Climate Action Towns: year one lessons

Key findings and lessons learned from our first year of the Climate Action Towns project.

Aerial illustration of a map from one of the seven Climate Action Towns.

This year, we have learned that the people and organisations we have connected with are eager to understand what the climate emergency means for them and their towns, but are mostly unsure what action to take, and where to start.

This, paired with a perceived lack of visible local examples of long-term climate change, means that the urgency for physical adaptation and behavioural change is not being acted upon as rapidly as required.

Through a year of listening and learning, we have established that there is significant opportunity to support communities to enhance their climate literacy and to identify place-based climate action that they can take in their towns.

In year two, we will build on this work and start to ‘mobilise’ action, working closely with the networks and partnerships that we have developed during year one.

What this page covers

Our team at Architecture and Design Scotland put together a short summary that includes key findings and lessons learned from year one of the Climate Action Towns project. Click on the links below to navigate to the selected learning.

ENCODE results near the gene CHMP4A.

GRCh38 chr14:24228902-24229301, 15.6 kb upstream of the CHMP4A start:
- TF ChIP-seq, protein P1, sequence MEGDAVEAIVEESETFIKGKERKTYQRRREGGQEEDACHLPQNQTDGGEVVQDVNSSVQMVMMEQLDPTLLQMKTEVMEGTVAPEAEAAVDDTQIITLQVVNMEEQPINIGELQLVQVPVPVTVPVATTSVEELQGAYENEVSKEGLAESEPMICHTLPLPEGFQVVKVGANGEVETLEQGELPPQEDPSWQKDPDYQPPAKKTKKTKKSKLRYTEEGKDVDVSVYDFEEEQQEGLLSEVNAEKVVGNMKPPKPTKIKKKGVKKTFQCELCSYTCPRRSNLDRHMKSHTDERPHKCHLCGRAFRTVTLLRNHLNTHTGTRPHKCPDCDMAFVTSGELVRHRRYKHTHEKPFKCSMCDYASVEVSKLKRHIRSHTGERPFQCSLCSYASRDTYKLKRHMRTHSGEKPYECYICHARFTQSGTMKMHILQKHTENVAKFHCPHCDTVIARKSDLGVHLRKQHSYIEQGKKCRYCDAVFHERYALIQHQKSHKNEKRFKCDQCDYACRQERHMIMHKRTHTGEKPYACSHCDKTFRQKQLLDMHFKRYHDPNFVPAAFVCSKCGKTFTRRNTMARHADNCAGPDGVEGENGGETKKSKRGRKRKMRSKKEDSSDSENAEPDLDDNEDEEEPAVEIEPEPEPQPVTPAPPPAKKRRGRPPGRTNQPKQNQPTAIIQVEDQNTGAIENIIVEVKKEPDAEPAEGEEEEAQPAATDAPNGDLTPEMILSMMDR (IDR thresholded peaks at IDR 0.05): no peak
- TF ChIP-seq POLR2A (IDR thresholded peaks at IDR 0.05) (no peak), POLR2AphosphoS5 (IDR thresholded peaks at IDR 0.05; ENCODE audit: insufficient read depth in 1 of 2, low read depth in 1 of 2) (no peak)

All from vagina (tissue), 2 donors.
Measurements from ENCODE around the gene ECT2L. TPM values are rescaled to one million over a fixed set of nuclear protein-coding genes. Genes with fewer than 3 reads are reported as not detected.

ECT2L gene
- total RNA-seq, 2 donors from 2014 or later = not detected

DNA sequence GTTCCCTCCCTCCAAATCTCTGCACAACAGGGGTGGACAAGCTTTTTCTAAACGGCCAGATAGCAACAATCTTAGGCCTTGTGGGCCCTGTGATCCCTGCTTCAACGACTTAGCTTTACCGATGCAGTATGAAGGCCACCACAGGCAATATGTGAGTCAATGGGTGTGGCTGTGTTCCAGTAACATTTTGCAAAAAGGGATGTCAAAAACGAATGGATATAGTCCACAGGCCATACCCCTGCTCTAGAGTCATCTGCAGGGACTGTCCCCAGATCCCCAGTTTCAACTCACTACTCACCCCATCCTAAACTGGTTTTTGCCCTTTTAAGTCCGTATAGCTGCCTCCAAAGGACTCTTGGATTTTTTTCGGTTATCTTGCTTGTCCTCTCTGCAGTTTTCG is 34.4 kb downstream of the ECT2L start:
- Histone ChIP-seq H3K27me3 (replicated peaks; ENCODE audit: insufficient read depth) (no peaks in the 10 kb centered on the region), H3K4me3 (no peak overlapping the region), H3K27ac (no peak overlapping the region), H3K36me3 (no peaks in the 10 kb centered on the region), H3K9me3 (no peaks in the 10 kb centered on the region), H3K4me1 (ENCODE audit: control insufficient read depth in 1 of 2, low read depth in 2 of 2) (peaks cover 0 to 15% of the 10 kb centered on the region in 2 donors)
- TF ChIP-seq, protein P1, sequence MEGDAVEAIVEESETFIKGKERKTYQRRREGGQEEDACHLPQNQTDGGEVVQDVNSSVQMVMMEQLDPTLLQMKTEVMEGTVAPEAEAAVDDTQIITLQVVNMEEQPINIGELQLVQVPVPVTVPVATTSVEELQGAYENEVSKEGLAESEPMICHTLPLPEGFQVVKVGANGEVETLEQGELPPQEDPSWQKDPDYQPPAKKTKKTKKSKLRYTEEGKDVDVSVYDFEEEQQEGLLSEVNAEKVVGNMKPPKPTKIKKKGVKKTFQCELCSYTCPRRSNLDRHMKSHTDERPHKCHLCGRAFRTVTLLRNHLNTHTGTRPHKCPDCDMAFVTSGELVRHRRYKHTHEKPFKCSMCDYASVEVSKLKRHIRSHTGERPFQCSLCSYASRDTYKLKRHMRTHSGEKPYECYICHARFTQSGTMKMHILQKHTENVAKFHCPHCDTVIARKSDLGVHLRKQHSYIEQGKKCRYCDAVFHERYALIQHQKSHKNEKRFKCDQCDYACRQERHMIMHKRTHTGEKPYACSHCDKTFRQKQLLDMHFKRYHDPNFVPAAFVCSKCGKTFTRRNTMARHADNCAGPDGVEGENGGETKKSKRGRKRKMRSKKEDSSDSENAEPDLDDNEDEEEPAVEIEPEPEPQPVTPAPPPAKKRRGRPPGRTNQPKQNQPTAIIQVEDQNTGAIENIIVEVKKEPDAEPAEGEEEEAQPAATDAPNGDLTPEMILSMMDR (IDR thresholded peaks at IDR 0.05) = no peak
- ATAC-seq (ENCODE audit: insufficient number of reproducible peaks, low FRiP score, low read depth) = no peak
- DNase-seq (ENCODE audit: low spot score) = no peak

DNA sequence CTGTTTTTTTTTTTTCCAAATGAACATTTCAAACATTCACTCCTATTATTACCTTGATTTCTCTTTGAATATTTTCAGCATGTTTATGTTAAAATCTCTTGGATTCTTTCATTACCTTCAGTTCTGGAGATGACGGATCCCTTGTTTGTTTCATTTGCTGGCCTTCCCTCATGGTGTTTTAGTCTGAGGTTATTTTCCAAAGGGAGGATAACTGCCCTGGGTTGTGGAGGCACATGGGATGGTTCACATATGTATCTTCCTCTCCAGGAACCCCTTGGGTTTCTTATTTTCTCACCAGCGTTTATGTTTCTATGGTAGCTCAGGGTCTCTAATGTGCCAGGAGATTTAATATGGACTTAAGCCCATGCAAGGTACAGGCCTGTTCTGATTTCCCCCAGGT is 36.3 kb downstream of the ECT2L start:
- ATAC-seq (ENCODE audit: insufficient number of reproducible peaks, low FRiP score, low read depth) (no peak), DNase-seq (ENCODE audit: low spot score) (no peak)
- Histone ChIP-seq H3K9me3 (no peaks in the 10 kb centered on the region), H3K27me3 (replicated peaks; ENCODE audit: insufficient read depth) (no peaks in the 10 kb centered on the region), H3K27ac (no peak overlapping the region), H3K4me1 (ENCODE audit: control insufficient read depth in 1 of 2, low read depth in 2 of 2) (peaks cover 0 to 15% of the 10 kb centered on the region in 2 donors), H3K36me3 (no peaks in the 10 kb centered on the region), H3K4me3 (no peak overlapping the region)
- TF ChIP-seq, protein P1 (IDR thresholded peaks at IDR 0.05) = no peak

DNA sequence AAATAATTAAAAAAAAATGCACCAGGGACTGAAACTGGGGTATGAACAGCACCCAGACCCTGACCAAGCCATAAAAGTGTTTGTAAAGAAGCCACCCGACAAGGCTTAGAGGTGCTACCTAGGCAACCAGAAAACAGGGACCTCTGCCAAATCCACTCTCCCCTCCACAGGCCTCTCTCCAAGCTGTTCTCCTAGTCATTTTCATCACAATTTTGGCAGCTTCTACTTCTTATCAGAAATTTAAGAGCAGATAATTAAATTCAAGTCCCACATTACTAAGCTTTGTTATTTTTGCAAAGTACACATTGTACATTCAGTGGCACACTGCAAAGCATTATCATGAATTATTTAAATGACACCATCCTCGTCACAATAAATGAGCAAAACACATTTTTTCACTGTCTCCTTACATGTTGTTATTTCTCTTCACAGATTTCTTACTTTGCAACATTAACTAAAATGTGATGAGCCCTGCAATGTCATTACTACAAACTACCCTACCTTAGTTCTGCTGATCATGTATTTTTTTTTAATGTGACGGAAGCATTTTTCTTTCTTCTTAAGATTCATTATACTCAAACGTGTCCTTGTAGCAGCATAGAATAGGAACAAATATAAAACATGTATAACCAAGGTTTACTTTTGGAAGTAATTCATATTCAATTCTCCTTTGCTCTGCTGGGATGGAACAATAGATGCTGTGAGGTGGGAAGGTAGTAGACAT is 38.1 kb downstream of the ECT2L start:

This page includes outtakes from the Climate Action Towns year one review summary pamphlet. The comprehensive report is also available by getting in touch with a member of our team.

Summary pamphlet: Climate Action Towns - year one review

Download or read our year one summary pamphlet to take away key findings and lessons learned from our first year of the Climate Action Towns Project. 

Well received and data-driven approach methodologies

Our methodologies have been beneficial to the project and to other organisations. The data-driven approach to town identification and a place-led approach to support has led to a wide range of approaches being used to support community led climate action.

What have we learned?

  • Stakeholder maps will be useful to others working in the towns
  • Mapping helps make climate change risks and issues tangible
  • A data-driven approach is beneficial and instils confidence locally
Pupils from Holytown sat in a multi-purpose hall with teachers whilst doing a Climate Action Towns workshop
Including pupils from Holytown.

Communities want to act on the climate emergency

Climate awareness and knowledge varies across the Climate Action Towns. Communities want to act on the climate emergency but are unsure about where or how to start. Even where they are overwhelmed by the topic, communities want to understand what climate action means and what action is needed locally.

What have we learned?

  • Start conversations with local changes rather than climate change
  • Illustrating local climate change impacts and actions is a challenge
  • Tangible precedents are needed
  • Resources and timescales vary
  • Respect a community’s boundaries

Aligning with existing place-based work

Taking the time to understand each of the local policy and planning landscapes has helped to build stakeholders’ trust. Each place-specific piece of work that we are supporting has required a unique approach to integrate climate action. However they are all working to translate national and regional policy and approaches at a local level.

What have we learned?